Posts Tagged ‘African Mythology’

Fleshing Out My Characters

In My Writing on February 23, 2014 at 11:59 am

With the demise of Novel 1, I’ve been putting all of my efforts toward Novel 2. Here’s a little bit of background on what I’m doing.

Novel 2 is based on mythology from various African nations/tribes/cultures. I’ve taken bits from these various sources and am combining them to create a story that is uniquely mine. I’m setting all of this in a world of my own making so that I can create my own geography and rules of nature. If you’ve read Lian Hearn’s Across the Nightingale Floor, you’ll totally get what I’m doing.

Before you ask, no, I’ve never visited any country in Africa, although I would love to one day.

Because I’ve never been there, I have to rely on pictures from the internet to give me a feel for what I want to write. I’ve been surrounding myself with pictures that express what it is that’s in my head. You see, I’m basing the aesthetics on African art rather than on realistic pictures of landscapes. In my head my entire story plays out as an animated feature or a graphic novel. I imagine my characters with graceful, elongated bodies and facial features that aren’t fully defined. I imagine brightly coloured landscapes and highly stylised animals. It’s quite beautiful in my head. I’m going to do my best to convey that beauty onto the page.

No pressure.

As I mentioned previously, I’ve learned a lot from my oh-so many mistakes in Novel 1. One of the things I’ve learned is that I can’t have a fly-by-the-seat-of-my-pants approach to structure. I’m the type of person who needs an outline. I need to know what’s going to happen and where the story needs to go.

I also need more consistency in my characters. The ones I had in Novel 1 were kind of flat and boring so I’ve set about making more detailed character profiles for this story. I’ve also gone a step further and have cast my characters as though there was going to be a film version of my story. This may seem to contradict what I wrote about not having characters with fully defined facial features and such, but I want to make them feel like fully fleshed out human beings. This is purely for myself in an effort to make them more real for me. So, no, I won’t be sharing my casting choices with you. It’s for my edification only.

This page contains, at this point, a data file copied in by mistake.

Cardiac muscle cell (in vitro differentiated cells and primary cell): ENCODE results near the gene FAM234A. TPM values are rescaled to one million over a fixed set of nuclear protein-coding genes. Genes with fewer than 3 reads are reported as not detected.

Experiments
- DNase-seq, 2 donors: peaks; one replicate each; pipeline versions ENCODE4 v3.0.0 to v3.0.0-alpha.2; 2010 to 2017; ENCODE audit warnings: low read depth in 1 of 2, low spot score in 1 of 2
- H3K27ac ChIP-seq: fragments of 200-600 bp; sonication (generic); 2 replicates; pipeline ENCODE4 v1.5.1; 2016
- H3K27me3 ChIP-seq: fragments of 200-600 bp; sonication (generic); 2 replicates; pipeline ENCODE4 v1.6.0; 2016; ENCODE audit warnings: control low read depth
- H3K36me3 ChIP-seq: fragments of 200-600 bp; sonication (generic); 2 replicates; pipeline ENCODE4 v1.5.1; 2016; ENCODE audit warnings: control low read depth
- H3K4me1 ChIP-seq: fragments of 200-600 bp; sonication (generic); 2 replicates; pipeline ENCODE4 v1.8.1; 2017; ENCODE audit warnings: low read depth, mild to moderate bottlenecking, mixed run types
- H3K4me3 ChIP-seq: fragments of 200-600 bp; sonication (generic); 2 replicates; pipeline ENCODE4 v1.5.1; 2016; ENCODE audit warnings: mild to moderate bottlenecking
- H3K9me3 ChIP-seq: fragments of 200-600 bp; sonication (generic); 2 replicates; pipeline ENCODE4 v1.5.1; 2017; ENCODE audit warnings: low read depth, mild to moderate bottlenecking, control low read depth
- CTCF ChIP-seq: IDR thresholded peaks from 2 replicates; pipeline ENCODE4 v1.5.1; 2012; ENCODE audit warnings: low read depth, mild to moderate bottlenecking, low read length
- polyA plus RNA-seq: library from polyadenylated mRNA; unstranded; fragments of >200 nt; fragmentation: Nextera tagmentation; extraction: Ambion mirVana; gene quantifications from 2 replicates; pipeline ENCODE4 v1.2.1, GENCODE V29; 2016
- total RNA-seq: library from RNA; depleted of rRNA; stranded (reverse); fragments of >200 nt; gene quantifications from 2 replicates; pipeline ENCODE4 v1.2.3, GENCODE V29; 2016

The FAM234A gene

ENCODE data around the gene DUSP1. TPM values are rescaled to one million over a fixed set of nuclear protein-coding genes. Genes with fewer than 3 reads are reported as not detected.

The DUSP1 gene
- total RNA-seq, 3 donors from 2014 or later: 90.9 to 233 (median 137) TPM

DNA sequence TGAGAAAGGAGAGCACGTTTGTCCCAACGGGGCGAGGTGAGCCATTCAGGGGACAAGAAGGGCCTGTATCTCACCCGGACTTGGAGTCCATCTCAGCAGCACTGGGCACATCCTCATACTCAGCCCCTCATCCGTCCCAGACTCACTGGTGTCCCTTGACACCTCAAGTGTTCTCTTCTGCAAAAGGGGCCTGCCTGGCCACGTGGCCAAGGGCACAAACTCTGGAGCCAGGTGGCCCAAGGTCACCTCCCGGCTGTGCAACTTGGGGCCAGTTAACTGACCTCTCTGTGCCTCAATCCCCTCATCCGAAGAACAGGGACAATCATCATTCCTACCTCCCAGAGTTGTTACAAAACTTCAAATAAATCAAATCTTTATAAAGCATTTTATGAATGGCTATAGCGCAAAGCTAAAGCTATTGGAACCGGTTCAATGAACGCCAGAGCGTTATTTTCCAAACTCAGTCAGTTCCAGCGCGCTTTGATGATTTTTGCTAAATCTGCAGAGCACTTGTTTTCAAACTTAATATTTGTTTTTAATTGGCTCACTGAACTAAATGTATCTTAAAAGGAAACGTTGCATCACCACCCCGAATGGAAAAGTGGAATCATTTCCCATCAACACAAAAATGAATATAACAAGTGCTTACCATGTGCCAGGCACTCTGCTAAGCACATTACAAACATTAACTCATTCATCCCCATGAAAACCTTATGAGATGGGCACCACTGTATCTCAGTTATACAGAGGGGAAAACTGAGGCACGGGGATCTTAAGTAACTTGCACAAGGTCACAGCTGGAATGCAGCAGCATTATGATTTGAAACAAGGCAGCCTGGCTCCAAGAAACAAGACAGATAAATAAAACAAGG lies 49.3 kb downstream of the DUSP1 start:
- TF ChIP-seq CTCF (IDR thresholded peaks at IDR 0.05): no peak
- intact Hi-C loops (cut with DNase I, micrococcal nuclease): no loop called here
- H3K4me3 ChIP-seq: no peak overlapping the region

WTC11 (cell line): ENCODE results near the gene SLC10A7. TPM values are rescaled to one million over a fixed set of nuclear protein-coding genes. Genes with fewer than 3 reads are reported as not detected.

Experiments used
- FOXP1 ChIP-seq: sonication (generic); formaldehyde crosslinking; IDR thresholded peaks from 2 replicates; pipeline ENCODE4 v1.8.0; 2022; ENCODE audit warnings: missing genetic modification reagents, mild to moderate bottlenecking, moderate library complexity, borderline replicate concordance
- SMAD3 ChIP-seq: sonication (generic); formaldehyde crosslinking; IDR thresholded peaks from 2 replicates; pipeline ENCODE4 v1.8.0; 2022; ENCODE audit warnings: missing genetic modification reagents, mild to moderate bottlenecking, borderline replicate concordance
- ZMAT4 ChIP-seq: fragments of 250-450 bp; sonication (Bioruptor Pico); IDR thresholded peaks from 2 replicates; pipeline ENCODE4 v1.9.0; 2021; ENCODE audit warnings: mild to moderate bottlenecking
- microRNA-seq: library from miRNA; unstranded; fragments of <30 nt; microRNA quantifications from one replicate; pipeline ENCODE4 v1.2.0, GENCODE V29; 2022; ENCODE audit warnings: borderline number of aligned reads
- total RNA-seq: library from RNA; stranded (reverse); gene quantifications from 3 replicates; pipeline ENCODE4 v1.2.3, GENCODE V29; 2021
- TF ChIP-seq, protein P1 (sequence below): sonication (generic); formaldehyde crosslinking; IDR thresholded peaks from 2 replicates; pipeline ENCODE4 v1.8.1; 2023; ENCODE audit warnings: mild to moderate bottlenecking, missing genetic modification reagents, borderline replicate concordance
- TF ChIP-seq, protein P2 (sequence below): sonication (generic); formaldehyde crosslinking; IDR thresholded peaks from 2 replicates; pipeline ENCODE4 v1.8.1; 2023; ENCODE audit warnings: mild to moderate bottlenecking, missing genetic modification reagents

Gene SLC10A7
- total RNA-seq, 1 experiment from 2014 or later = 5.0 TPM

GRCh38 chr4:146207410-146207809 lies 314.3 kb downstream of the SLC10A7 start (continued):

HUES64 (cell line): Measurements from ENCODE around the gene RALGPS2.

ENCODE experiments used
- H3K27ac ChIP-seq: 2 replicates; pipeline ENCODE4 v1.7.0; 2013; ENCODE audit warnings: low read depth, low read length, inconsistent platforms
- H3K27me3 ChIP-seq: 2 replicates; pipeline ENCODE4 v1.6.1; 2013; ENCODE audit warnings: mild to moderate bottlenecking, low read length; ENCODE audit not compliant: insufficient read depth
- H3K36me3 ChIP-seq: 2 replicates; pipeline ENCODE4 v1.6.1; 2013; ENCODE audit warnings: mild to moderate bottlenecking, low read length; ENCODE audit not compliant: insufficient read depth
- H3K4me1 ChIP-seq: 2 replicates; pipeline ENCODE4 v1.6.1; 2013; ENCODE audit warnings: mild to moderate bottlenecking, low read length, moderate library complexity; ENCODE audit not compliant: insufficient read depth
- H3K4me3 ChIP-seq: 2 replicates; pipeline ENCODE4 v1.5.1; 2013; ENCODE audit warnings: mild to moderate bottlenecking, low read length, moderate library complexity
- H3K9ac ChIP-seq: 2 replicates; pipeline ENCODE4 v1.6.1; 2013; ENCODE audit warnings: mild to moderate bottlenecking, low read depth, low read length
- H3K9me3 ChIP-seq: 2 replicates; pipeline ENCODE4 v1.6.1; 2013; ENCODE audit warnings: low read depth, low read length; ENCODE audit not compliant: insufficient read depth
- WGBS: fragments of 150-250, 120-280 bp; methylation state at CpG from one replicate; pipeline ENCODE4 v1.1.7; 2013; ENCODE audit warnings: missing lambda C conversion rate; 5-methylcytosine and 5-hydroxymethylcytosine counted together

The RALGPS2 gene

So, that’s where I am with Novel 2. (Sorry, no working title yet.) It’s chugging along slowly but steadily and I feel really good about it.

The Aquarian Guide to African Mythology

In Book Reviews on July 17, 2013 at 6:00 am

The Aquarian Guide to African Mythology

Aquarian Press 1990

Guess what. I’m writing a novel. This is my first time writing a blog post about it, but now you know. As you can probably guess from the title, my story is going to be based on African mythology. Some of you may already know this, but I love reading mythology. I love stories of fantastic creatures and larger-than-life heroes. I’ve read a few retellings and have been inspired to try my hand at it.

As you can imagine, it’s pretty daunting.

Africa has so many different cultures, languages and stories. Where does one start? Well, my story isn’t actually going to take place in Africa. I’m going to create my own world with similar regions, biomes and creatures as there are in Africa. I’m going to populate it with spirits, cannibals, witches, gods, goddesses, kings, queens, heroes and villains. To my intense delight, I found that Amazons are also represented in African mythology. I didn’t want to represent (or offend) only one culture, so I’ve decided to do a mish-mash and take as many of the interesting things that I could find to create my story.

When I came up with this idea, I was completely ignorant of African mythology.  We’re not exposed to it in the west, which is a shame because it’s fascinating. This book was an excellent place to start. It’s sort of an encyclopaedia as the various topics are listed in alphabetical order but it sparked so many ideas. I still have a lot of research to do but this was fantastic for dipping my toes into the mythology.

I’ve gotten as far as creating my main characters and I have a basic idea of how I want the story to go. I’ve already got a beginning and an end, so that’s a pretty good start. I’ve been working on my outline and researching as I go along.

I’m not sure I’d recommend this book unless you’re reading with a mind towards research, unless you enjoy reading reference books for fun (which I could totally understand because I do) but it’s a great way to attain a basic grasp of African mythology.

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